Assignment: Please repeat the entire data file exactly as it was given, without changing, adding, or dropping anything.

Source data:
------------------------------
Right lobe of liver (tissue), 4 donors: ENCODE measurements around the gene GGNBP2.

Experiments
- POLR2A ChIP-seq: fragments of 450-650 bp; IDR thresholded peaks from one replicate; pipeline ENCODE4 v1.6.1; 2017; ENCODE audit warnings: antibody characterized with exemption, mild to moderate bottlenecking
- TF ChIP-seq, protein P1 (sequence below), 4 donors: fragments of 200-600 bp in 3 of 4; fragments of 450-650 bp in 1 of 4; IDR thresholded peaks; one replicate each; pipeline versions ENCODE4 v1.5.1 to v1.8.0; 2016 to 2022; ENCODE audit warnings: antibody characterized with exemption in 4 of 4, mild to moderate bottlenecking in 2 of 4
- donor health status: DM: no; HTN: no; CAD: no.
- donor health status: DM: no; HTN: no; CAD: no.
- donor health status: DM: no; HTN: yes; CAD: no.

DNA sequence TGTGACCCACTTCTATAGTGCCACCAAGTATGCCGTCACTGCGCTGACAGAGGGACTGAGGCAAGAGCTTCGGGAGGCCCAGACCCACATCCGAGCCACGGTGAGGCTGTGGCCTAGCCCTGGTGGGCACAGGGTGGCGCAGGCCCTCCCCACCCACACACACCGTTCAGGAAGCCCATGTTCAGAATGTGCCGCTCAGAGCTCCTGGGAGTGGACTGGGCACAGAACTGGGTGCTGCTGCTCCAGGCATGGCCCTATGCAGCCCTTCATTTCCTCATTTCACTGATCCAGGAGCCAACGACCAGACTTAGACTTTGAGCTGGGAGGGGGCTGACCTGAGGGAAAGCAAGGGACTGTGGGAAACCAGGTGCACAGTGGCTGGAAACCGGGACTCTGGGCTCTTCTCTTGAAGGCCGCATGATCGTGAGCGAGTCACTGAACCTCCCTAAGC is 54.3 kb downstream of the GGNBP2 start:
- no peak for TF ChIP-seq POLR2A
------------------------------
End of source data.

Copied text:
Right lobe of liver (tissue), 4 donors: ENCODE measurements around the gene GGNBP2.

Experiments
- POLR2A ChIP-seq: fragments of 450-650 bp; IDR thresholded peaks from one replicate; pipeline ENCODE4 v1.6.1; 2017; ENCODE audit warnings: antibody characterized with exemption, mild to moderate bottlenecking
- TF ChIP-seq, protein P1 (sequence below), 4 donors: fragments of 200-600 bp in 3 of 4; fragments of 450-650 bp in 1 of 4; IDR thresholded peaks; one replicate each; pipeline versions ENCODE4 v1.5.1 to v1.8.0; 2016 to 2022; ENCODE audit warnings: antibody characterized with exemption in 4 of 4, mild to moderate bottlenecking in 2 of 4
- donor health status: DM: no; HTN: no; CAD: no.
- donor health status: DM: no; HTN: no; CAD: no.
- donor health status: DM: no; HTN: yes; CAD: no.

DNA sequence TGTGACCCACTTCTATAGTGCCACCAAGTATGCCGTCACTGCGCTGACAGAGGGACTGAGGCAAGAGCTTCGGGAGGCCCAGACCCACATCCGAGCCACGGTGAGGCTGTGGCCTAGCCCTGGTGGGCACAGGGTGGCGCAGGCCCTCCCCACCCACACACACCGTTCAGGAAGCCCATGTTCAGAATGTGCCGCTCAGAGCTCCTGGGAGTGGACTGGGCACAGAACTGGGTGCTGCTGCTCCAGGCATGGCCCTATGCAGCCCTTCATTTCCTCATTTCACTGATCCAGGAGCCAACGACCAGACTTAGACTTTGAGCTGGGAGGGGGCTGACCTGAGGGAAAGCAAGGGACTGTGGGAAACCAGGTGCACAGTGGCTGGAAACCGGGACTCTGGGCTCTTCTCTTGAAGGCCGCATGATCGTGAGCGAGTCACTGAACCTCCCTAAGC is 54.3 kb downstream of the GGNBP2 start:
- no peak for TF ChIP-seq POLR2A